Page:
M.(K.) v. M.(H.), [1992] 3 S.C.R. 6 (1992)

Docket Number:21763

M.(K.) v. M.(H.), [1992] 3

S.C.R. 6

K.M. Appellant v.

H.M. Respondent and

Women's Legal Education and Action Fund Intervener

Indexed as: M.(K.) v. M.(H.)

File No.: 21763.

1991: November 8; 1992: October 29.

Present: La Forest, L'Heureux-Dubé, Sopinka, Gonthier, Cory, McLachlin and Iacobucci JJ.

Limitation of actions - Torts - Assault and battery - Incest - Woman bringing action against father for damages for incest - Whether or not action limited by Limitations Act - Application of the reasonable discoverability principle - Whether or not incest a separate and distinct tort - Limitations Act, R.S.O. 1980, c. 240, s. 45(1)(j), 47.

Limitation of actions - Equity - Fiduciary relationship - Parent-child - Woman bringing action against father for incest - Whether incest constitutes a breach of fiduciary duty by a parent - Whether limitation period applicable and whether the defence of laches applies.

Limitation of actions - Fraudulent concealment - Incest - Whether a limitation period in an incest action is postponed by defendant's fraudulent concealment.

Appellant was the victim of incest. It began with fondling by her father and, after the age of ten or eleven, involved regular sexual intercourse with him. Her cooperation and silence were elicited by various threats which appellant had good reason to take seriously. She was also rewarded with pop, potato chips and money. In time, respondent gave her the responsibility for initiating sexual contact. Appellant tried several times to disclose this abuse to no avail. At the age of ten or eleven appellant tried to tell her mother and at age sixteen she told a high school guidance counsellor, who referred her to a school psychologist. Her father had her recant both to the psychologist and to a lawyer for the local school board. Other disclosures made after leaving home came to nothing until she finally attended meetings of a self-help group for incest victims and realized that her psychological problems as an adult were caused by the incest. With therapy appellant also came to realize that it was her father rather than herself who was at fault. Professional opinion was that appellant was unable to assess her situation rationally until she entered this therapy.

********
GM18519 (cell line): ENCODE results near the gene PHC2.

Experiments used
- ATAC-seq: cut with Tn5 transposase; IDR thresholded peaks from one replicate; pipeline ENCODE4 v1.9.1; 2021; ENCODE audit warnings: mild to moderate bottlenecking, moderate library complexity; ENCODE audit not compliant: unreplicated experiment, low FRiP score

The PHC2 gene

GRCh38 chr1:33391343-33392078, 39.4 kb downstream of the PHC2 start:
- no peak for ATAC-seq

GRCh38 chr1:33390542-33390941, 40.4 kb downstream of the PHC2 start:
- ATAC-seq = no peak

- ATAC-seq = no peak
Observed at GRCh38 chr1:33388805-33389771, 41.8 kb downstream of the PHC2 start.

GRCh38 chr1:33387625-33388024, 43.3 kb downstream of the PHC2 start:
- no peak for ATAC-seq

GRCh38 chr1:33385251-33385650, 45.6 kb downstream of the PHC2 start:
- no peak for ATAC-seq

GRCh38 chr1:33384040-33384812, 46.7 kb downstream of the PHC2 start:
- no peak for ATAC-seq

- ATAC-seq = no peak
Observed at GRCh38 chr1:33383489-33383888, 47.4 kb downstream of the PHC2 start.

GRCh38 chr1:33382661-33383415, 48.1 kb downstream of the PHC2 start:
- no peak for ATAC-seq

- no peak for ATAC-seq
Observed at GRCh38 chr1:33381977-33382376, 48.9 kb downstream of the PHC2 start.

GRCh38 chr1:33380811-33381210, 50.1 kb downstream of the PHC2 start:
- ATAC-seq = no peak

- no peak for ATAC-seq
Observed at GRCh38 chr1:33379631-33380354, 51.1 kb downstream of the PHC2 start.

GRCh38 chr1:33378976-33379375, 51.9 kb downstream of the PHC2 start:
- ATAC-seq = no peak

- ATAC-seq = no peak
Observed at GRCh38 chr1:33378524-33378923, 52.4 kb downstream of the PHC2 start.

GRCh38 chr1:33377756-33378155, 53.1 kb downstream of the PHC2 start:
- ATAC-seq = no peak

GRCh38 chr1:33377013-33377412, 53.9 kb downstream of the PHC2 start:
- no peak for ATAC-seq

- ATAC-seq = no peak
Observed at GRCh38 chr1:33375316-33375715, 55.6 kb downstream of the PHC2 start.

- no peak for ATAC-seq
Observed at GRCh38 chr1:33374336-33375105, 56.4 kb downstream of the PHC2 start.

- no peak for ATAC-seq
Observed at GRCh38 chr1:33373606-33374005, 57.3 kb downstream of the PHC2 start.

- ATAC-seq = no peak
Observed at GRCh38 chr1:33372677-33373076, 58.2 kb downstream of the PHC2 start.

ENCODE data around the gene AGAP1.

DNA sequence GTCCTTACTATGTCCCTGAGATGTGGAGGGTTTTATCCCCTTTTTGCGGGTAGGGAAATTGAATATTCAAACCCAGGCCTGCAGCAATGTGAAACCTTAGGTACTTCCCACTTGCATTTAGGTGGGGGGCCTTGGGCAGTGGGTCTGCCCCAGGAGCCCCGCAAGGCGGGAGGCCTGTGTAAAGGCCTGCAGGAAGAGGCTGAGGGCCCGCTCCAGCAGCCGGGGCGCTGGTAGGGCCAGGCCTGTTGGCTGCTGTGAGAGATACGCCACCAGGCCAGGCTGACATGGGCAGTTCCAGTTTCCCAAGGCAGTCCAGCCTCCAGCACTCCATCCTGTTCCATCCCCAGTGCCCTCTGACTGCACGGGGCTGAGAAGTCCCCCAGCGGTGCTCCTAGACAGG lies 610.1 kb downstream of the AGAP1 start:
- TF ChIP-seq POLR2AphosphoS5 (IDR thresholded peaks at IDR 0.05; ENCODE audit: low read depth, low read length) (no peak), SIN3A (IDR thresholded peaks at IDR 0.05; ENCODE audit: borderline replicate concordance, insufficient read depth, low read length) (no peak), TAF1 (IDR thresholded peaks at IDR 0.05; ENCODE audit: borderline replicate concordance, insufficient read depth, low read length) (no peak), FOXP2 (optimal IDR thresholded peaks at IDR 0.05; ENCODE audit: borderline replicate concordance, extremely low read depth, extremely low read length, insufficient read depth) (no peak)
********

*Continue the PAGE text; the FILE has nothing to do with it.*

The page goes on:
In 1985, at the age of 28, appellant sued her father for damages arising from the incest and for breach of a parent's fiduciary duty. A jury found that the respondent had sexually assaulted his daughter, and assessed tort damages of $50,000. The trial judge ruled, however, that the action was barred by s. 45 of the Limitations Act. The Ontario Court of Appeal dismissed an appeal from the trial judge's ruling.

At issue here are: (1) whether incest is a separate and distinct tort not subject to any limitation period; (2) whether incest constitutes a breach of fiduciary duty by a parent not subject to any limitation period; and (3) if a limitation period applies, whether it is postponed by the reasonable discoverability principle.

Held: The appeal should be allowed.

Per La Forest, Gonthier, Cory and Iacobucci JJ.: Incest is both a tortious assault and a breach of fiduciary duty. The tort claim, although subject to limitations legislation, does not accrue until the plaintiff is reasonably capable of discovering the wrongful nature of the defendant's acts and the nexus between those acts and the plaintiff's injuries. In this case, that discovery occurred only when the appellant entered therapy, and the lawsuit was commenced promptly thereafter. The time for bringing a claim for breach of a fiduciary duty is not limited by statute in Ontario, and this breach therefore stands along with the tort claim as a basis for recovery by the appellant. Incest does not constitute a distinct tort, separate and apart from the intentional tort of assault and battery, and the continuous nature of the tort need not be decided here.

Incest unquestionably constitutes an assault and battery, and based on the jury's verdict, all of the requisite elements of the test were proved. Assault and battery, however, can only serve as a crude legal description of incest; the law must also take account of the unique and complex nature of incestuous abuse and its consequential harms. Various psychological and emotional harms immediately beset the victim of incest, but much of the damage is latent and extremely debilitating. When the damages begin to become apparent, the causal connection between the incestuous activity and present psychological injuries is often unknown to the victim. A statute of limitations provides little incentive for an incest victim to prosecute his or her action in a timely fashion if the victim has been rendered psychologically incapable of recognizing that a cause of action exists.